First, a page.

Significant risk factors for chronic kidney disease (CKD) aren't being addressed in the United States, based on a report of the National Kidney Foundation's (NKF) Kidney Early Evaluation Program (KEEP).
This report summarized health info of 37,000 individuals who're at risk for kidney disease. Risk factors consist of diabetes, hypertension or a family history of kidney disease. Half of the participants within the report had CKD, however only two percent were aware of it. Those with the illness tend to have other severe health problems, for example obesity and anemia.
"Awareness of risk factors and also the need for screening can go a long way toward early detection & prevention of kidney disease," says Allan Collins, MD, president-elect of the NKF & director of the KEEP Data Coordinating Center.
"Ninety percent of KEEP participants reported visiting their doctors within the last 12 months," continues Collins, "yet most were not conscious that they could be at risk for chronic kidney disease."
The right kind of screening is of critical importance, based on the NKF. Almost half of KEEP participants test positive for microalbuminuria, or trace amounts of protein within the urine, which is the earliest sign of kidney disease.
"The great news is that we seem to be having an impact on many populations that would advance to dialysis or kidney transplantation. Nearly 60 percent of KEEP participants provide post-screening follow-up information & several report consulting with their physicians regarding elevated blood pressure, anemia, & much more simply because of info they learned through the screening," says Collins.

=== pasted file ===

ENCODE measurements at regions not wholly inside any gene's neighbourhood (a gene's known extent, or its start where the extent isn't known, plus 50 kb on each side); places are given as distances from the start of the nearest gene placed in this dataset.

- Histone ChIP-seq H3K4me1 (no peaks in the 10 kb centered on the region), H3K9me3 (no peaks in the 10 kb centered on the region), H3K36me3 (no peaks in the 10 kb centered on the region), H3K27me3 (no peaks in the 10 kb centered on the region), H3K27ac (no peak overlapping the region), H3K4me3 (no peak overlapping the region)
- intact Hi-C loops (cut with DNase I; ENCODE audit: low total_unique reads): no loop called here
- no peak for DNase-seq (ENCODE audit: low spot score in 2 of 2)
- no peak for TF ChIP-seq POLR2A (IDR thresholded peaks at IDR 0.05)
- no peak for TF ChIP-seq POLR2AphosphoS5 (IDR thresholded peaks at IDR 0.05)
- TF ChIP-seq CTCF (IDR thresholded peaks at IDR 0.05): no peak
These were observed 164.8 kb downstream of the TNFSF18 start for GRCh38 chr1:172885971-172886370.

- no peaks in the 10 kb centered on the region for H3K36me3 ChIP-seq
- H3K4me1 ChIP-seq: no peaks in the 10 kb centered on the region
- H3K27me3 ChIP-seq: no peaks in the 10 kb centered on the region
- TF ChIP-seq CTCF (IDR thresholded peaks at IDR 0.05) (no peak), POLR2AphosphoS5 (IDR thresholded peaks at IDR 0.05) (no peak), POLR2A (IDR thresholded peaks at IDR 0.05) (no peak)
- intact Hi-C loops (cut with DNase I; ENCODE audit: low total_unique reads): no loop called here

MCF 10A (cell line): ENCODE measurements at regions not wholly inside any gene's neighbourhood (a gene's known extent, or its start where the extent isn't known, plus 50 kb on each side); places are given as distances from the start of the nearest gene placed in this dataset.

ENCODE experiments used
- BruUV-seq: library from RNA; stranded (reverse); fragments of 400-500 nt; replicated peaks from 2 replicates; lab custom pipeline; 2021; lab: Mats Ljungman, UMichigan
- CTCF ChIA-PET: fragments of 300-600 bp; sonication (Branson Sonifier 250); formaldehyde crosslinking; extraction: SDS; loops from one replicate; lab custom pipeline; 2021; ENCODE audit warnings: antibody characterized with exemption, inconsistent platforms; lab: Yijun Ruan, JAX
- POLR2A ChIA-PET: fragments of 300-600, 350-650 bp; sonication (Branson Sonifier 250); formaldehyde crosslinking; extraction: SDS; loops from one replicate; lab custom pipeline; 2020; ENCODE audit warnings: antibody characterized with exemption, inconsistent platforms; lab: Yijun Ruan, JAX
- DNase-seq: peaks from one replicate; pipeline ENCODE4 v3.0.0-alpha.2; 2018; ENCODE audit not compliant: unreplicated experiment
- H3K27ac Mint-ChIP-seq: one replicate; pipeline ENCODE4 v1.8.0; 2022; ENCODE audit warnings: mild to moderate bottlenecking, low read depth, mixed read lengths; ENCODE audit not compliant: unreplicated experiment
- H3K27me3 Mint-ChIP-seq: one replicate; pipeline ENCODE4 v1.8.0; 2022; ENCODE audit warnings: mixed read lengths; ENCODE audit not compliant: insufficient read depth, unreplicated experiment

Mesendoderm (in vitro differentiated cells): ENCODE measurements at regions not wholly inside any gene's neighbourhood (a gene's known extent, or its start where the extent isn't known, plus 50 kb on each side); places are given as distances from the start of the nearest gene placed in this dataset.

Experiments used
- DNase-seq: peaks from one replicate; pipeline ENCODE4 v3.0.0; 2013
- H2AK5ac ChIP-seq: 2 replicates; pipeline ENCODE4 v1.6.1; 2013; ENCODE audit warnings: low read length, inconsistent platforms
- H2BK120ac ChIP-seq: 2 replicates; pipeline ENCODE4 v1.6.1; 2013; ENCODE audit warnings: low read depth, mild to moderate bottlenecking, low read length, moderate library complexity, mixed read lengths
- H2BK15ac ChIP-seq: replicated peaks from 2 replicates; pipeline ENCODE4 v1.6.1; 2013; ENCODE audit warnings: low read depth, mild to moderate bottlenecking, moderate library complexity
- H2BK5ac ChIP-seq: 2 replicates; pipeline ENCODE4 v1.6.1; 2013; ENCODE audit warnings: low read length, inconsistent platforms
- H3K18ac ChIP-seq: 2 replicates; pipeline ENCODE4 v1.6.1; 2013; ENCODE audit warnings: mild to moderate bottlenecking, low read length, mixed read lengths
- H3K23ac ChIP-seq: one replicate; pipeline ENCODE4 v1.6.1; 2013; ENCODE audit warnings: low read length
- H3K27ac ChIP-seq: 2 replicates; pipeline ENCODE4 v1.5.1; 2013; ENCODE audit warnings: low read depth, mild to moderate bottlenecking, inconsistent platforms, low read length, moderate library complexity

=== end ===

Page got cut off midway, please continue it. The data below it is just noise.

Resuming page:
"Ortho Biotech Products, L.P. [the primary sponsor of KEEP is committed to operating with nationwide and local advocacy partners, health care providers and medical institutions to reach patient communities which are affected by chronic kidney disease," stated Dr. Marsha Wolfson, senior medical director, Ortho Biotech Clinical Affairs. "The KEEP plan is really a important resource that raises consciousness of risk factors and encourages early detection."
"CKD isn't just a 'kidney problem.' Kidneys are responsible for filtering toxins out from the body; if they're damaged, the whole body suffers," stated Dr. Laura A. Williams, Global Project Head, Abbott, associate sponsor of KEEP. "Abbott supports KEEP and other early diagnosis efforts because, if CKD is recognized earlier, treatment options are available not just to slow the progression of kidney disease, but also to prevent additional injury to other vital organs and tissues, particularly the heart and bones."
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